Beanworld is totally rebooting. It's not an archival project. It's being presented to a new generation in a modern format--a series of affordable graphic novels.

There is going to be a free online comic on MySpace Dark Horse Presents in the autumn.

And there is more!

A real live, full color Beanworld comic book in time for the holidays!

And in 2009--the graphic novel we've all been waiting for (yes me too!): Remember here when you are there!"

Tuesday, May 6, 2008

History of the Beanworld Action Figure

Chapter Ten
Battle Damaged!

With all the Stumptown hoopla I've recorded here: Dark Horse, Beanworld animation, and a bunch of photos--I totally forgot to mention something else of great Beanworld importance--the premiere of Battle Damaged FREE Beanworld Action Figures.

I wrote about The Return of the Beanworld Action Figure in an earlier post. But that wasn't the only thing worth recording that happened that Sunday at WonderCon.

Something really cool happened that day.
I was doing my normal pitch as folks strolled by:
"Have a FREE Beanworld Action Figure" I'd say.

And people would generally smile in recognition of the concept, and choose the face (or faces) that most pleased them.

But one kid came back. I don't think he was more than 12 or 13.

I recall he was wearing a dark knit cap.

Anyway, he said "My brother didn't like the one I gave him. He wants a battle-damaged figure like mine." And between thumb and forefinger he held up a Beanworld Action Figure with some of its skin flaked off.

The light bulb of IMMEDIATE recognition went off over my head. I can't begin to tell you how many meetings I was in at McFarlane Toys discussing battle damage on RoboCop figures and HALO and the like. My brain just said "Yeahhhhhhhh!"and I helped the kid dig through until he found one.
Out of the mouths of babes, huh?

For years, when a bean came out of the bag and its skin was cracked or chipped, I didn't use them. They seemed, quite frankly, less than "mint" and I figured they wouldn't be taken. And that was true. People always put the "chipped" ones back.

But that was then and this is now.

Putting "battle damage" on an REAL action figure is a relatively inexpensive way to stretch out the life of a specific pose. A few well placed cracks and bullet holes and the collectors go wild!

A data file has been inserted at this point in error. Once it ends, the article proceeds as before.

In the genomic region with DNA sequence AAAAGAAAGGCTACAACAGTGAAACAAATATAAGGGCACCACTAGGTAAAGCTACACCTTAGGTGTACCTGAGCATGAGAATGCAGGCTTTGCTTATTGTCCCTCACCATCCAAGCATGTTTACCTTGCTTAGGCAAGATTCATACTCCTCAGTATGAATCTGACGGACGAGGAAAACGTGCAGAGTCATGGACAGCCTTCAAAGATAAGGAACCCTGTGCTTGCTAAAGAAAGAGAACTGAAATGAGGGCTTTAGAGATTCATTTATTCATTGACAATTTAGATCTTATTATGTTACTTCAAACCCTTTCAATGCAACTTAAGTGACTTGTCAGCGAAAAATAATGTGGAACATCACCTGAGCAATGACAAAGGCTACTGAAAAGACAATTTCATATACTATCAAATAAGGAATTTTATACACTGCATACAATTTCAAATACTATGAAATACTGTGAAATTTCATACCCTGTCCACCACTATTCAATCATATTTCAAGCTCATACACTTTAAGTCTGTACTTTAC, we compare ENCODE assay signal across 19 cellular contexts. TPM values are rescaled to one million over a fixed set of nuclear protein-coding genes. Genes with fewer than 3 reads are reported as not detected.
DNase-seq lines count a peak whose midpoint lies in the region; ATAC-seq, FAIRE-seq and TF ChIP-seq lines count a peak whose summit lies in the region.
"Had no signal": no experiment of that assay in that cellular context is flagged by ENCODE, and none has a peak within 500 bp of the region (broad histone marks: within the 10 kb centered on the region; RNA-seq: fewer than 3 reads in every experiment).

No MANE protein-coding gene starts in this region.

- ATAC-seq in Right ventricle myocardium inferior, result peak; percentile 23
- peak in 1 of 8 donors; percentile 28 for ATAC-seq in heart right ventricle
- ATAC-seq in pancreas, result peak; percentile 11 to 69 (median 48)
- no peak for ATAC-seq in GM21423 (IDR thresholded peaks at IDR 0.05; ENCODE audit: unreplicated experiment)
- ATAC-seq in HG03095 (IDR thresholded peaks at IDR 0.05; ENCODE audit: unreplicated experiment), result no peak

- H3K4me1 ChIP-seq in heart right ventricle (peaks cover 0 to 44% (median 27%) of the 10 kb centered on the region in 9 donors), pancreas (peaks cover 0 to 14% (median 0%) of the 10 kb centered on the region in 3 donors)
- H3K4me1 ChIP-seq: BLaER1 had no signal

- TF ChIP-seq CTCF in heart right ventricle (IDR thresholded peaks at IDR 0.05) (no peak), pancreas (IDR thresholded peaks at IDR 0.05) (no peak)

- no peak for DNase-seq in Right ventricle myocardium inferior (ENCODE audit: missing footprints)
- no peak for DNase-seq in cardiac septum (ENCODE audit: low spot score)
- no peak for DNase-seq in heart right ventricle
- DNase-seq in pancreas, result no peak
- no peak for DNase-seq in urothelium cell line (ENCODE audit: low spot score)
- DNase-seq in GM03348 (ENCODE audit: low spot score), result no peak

Battle Damaged FREE Beanworld Action Figures seemed like a natural line extension.
So now there are seven figures to collect.

A final very unscientific observation:
Adult males seemed to prefer the Original/Brite Eyes and Angry/Fightin' Mad.
Adult females seemed to prefer Sleepy/Snoozy and Happy/Tee hee.
Boys seemed to prefer Angry/Fightin' Mad and Battle Damaged.
Girls seemed to prefer Crazy and Dead.

When it comes to FREE Beanworld Action Figures--
there is something for everyone!

Monday, May 5, 2008

A find from 1999!

I just posted this archaeological discovery on Flickr.

As I wrote in the intro:

"Recently, while looking for something else, I found this transcript on the bottom of a pile of stuff that was stuffed in a box that had been in a file in my desk at McFarlane Toys.
I'm almost certain that the questioner was Roarin' Rick Veitch and it was intended for his column on
As a snapshot of my mindset, from a time I can't recall particularly well, I thought I'd post it for you before it got lost again."
I'm quite certain that it never ran. As far as I can tell, I just gave up editing it and never sent it in. I think some of the things I said at the time are quite solid and true and some of the stuff (particularly about Beanworld) sounds loony tunes to me now!

Thursday, May 1, 2008

Stumptown Badge Art

In a long post about a whole lotta stuff, that he accrued on his most recent travels, The Spurge featured a picture of his Stumptown badge as seen above.

In all the rush leading up to (and during Stumptown) I'm not sure I remembered to mention that I did the artwork for the badges.

Well, all I did was the line art. The colorwork and typography was all superbly rendered by Jenn Manley Lee.

I have absolutely zero idea of exactly where and when I first met Jenn and her husband, Kip. But it was a very long time ago and almost certainly through Ivy and Scott McCloud. They were part of Scott and Ivy's first group of "Kids" as Ivy recently wrote about.

And just so you can see how much elegance Jenn contributed to the embellishment of my simple drawing--here it is!